Exactly. And so, now I find it all very fascinating because now that I’ve done my program that I created, what I realized through doing that was I needed to get back to me first. Just like you said, slow down, let’s just get through lunch and let’s reevaluate what’s really going on here. And so, what I did was I removed everything. I removed, I took everything off the table that wasn’t going to serve me or was going to be something outside of myself to try to fix how I felt. I said, okay-

Seth Nelson:
Give me some examples of that. Wait, wait, what is that?

Pete Wright:
Like of what kind of stuff?

Deborah Driggs:
I did not travel for six months. I did not date for six months. I didn’t do the sexting thing where the guy texts, “Hey, what’s up?” In the past I would just always be chiming in with that. Then I realized, nope, that’s not serving me, so that got removed. By the way, during this process, I went through my entire phone. We’re talking a lot of years, and I cleaned out every contact that wasn’t adding value to my life, and mine probably wasn’t adding value to theirs. And I thought, “Why is this still in my contacts?”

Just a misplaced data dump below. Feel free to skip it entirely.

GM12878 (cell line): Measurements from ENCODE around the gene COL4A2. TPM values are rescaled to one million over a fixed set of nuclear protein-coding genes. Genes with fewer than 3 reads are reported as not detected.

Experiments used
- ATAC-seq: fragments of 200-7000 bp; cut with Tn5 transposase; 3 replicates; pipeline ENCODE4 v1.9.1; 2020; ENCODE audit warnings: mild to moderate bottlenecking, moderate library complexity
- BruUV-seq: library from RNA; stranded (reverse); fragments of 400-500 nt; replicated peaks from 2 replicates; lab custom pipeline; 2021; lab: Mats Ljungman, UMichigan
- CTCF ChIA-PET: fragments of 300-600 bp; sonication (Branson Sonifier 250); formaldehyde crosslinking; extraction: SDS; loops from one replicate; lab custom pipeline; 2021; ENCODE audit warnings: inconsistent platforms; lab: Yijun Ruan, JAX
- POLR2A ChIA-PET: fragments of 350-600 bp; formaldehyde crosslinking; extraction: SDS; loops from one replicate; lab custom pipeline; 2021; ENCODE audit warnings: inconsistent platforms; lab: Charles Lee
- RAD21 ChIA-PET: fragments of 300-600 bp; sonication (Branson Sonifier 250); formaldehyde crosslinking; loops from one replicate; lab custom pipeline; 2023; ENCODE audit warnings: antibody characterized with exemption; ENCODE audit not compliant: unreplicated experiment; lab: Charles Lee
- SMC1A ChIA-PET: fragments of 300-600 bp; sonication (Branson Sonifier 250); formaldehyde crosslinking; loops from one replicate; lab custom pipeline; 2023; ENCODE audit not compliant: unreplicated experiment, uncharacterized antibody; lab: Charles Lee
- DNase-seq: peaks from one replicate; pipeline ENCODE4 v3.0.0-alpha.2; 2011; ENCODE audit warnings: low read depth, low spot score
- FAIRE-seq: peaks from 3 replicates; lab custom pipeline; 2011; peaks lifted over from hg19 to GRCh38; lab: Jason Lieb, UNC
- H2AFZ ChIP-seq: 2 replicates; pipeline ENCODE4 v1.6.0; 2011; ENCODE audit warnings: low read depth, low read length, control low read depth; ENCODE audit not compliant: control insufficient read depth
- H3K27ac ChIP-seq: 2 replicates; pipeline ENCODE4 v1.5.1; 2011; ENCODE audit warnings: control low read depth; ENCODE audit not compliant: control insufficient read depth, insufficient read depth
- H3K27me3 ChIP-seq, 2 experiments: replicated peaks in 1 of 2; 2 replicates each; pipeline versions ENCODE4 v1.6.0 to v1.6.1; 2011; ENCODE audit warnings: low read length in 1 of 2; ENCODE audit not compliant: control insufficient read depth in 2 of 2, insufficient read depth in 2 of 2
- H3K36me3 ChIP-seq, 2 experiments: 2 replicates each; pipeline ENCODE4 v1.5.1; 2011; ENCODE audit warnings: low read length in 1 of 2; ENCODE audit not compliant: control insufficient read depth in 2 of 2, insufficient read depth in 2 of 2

Seth Nelson:
Oh my God, Deborah, if I did that, I would just have to do delete all.

Deborah Driggs:
Yes, well … You collect the wrong-

Pete Wright:
Guess what? Contacts.

Deborah Driggs:
That’s what happened? I started realizing. I thought what I did was kind of like how you clean out your closet. I went through my phone that way. It was like, have I talked to this person in six months? No.

Pete Wright:
Totally.

Deborah Driggs:
Delete. What’s interesting, you guys, I just celebrated my 59th birthday two days ago.

Pete Wright:
Happy birthday.

Deborah Driggs:
Thank you. It was really interesting because now when a text comes in and the contact’s not there, I can just delete it and know that it’s something that I removed and I don’t need that anymore in my life. And so, I got a lot of that on my birthday. I thought, “That’s interesting.” That’s a good time to try to reconnect with somebody on their birthday or when an event happens. So I cleaned out my phone.

Pete Wright:
So you get a lot of just blank numbers and you don’t dive in and respond?

Deborah Driggs:
Not anymore, no.

Pete Wright:
Not anymore.

Deborah Driggs:
Not since I did this program, no, because what I did is I cleaned out anybody that I knew, it was a dead end, and it was kind of that fly by night relationship left my energies.

Pete Wright:
Yeah, it’s like you’re doing, this is the 90-day emotional decluttering. What a good time to do this, right? Here it is. It’s January as we’re talking. We talk about decluttering our closets, decluttering the drawers, and giving away stuff in our house that doesn’t service anymore. This is the emotional decluttering